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Why Mastercard signed on as League of Legends’ first-ever global sponsor

Mastercard CMO Raja Rajamannar says traditional advertising is dead and eSports are now part of the brand’s marketing strategy around experiences.

Why Mastercard signed on as League of Legends’ first-ever global sponsor
[Photo: Flickr user Sergey Galyonkin]

Mastercard has signed a multi-year partnership deal with Riot Games to be the first exclusive global payment services partner of League of Legends (LoL) global esports events. It’s League of Legends’ first-ever global brand partner. The deal includes LoL esports’ three annual global tournaments, the Mid-Season Invitational, the World Championship, and the All-Star event. Mastercard will be developing special in-game benefits for fans who use their Mastercard, as well as special ticketing programs and offers for fans ahead of the live event tournaments. The company is also hoping to launch a collection of LoL-branded credit cards in the coming months.

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“It’s a landmark deal for us, and I think the industry as a whole,” says Riot Games’ head of global esports partnerships Naz Aletaha.

“This is the first major entry of any global brand in esports, so we had to research all angles, all implications and consequences,” says Mastercard CMO Raja Rajamannar. “One of the most important things for us as well was the level of authenticity with which we had to come into this. League of Legends was one area we saw where we could jump in and curate experiences that were authentic.”

Esports are significantly different from more traditional sports, and not just because the players are sitting down and staring at a screen. There are scads of games and competitions to choose from. And while LoL is one of the largest esports competitions in the world, filling stadiums and attracting millions to watch online, Rajamannar says that its scale wasn’t the only consideration. “On one hand, they have tremendous scale–100 million players. Secondly, for a single event, the world championships, they had 80 million unique viewers. That is a mind-numbing number,” he says. “Third, it has got a significant component of millennials, which is critical to any company’s future. Lastly, we needed to be in an area where there wasn’t much graphic violence. This is a fantasy game, all about teamwork and sportsmanship.”

Mastercard is hoping that working with Riot on experiences like exclusively watching world championships rehearsal or VIP seats to watch an event with a pro gamer will get fans excited about the company’s involvement.

“Whenever we’re looking at any aspect of sponsorship, we look at impact on three levels,” says Rajamannar. The first is brand impact. Second is the impact on the business–is it going to drive up business in some scalable, measurable fashion? And third, does it give the brand any competitive advantage? “Different sponsorships provide different levels of each of these parameters. For this opportunity, it was pretty good on all three levels.”

Five years ago, Mastercard began reevaluating its overall marketing strategy. What they found was that people are gravitating more and more to experiences, and cutting through the clutter and making an impact on consumers through traditional PR and advertising was not going to be the wave of the future. “Advertising is dead in its current form,” says Rajamannar. “The future is all about story making, which is creating and curating experiences for customers and consumers. They narrate those experiences, they tell their own stories, and the brand is subtly embedded in those stories. As opposed to us throwing messages at our customers.”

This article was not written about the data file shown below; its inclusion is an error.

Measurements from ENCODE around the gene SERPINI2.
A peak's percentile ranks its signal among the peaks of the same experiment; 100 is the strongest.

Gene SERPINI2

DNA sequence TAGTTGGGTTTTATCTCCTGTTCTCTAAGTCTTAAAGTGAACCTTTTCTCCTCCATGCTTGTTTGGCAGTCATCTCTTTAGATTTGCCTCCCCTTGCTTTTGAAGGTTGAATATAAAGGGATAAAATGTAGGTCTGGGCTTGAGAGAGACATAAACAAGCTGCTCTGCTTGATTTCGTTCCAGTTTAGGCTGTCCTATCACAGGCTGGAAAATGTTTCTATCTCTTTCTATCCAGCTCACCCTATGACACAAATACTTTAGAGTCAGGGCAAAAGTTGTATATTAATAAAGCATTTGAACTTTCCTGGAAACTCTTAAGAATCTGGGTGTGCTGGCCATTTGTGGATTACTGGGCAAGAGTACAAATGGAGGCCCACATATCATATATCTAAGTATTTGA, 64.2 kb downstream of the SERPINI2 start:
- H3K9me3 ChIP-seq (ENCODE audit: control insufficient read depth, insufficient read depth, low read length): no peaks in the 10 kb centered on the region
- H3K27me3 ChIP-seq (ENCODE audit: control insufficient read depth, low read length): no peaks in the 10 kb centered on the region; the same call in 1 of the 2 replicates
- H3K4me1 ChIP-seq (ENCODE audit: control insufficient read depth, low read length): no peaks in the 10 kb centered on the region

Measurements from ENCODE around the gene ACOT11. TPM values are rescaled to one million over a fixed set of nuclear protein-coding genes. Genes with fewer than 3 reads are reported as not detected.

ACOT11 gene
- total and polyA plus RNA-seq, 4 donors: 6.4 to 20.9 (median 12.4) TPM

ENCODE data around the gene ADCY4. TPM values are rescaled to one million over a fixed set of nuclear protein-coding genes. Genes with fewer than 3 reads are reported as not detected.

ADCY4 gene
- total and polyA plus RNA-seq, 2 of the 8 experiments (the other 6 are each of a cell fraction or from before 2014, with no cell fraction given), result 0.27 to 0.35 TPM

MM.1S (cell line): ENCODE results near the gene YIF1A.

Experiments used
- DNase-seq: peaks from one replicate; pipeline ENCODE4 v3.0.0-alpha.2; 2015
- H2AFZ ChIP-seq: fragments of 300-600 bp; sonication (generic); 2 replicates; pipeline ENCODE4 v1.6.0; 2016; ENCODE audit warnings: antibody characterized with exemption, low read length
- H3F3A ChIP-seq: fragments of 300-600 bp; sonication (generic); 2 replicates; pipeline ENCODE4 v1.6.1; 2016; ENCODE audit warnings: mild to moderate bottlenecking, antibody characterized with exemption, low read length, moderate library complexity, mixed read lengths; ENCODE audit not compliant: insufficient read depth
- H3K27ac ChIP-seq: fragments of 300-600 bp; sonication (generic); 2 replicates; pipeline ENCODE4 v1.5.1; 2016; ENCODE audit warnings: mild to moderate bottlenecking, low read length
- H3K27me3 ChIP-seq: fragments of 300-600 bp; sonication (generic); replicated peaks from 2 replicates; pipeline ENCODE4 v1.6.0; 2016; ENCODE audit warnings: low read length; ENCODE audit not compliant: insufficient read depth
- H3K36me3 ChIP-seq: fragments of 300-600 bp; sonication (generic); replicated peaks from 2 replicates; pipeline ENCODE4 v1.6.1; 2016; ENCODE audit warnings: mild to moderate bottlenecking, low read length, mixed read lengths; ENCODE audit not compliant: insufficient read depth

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Aletaha says the deal adds incredible momentum to the trajectory Riot Games has already been on. “Mastercard is obviously a non-endemic brand to the gaming space, but they have a history of supporting world-class sports and entertainment, like Major League Baseball, the Champions League, and the Grammys,” she says. “For them to recognize esports as their next big addition to the roster is a testament to what we’ve built.”

The new global sponsorship deal comes at a time when Riot Games could use some good news. In August, after an eight-month investigation, Kotaku published a story detailing a sexist corporate culture, which triggered the company’s internal investigation. However, as recently as last week, new reports have called Riot Games’ efforts inadequate. When asked to comment Riot Games told Fast Company via email, “We’re making change across the board to become a leader in diverse, inclusive, and equitable cultures. This process will take time, but we believe Riot Games will be a better place as a result.”

As for Mastercard’s take on the situation, a representative offered the following statement: “We expect those we do business with to operate under the highest ethical standards and practices. Riot has shared—publicly and with us—the steps they’re taking to address and correct these issues. This is an area where we will continue to stay close to understand their efforts.”

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About the author

Jeff Beer is a staff editor at Fast Company, covering advertising, marketing, and brand creativity. He lives in Toronto.

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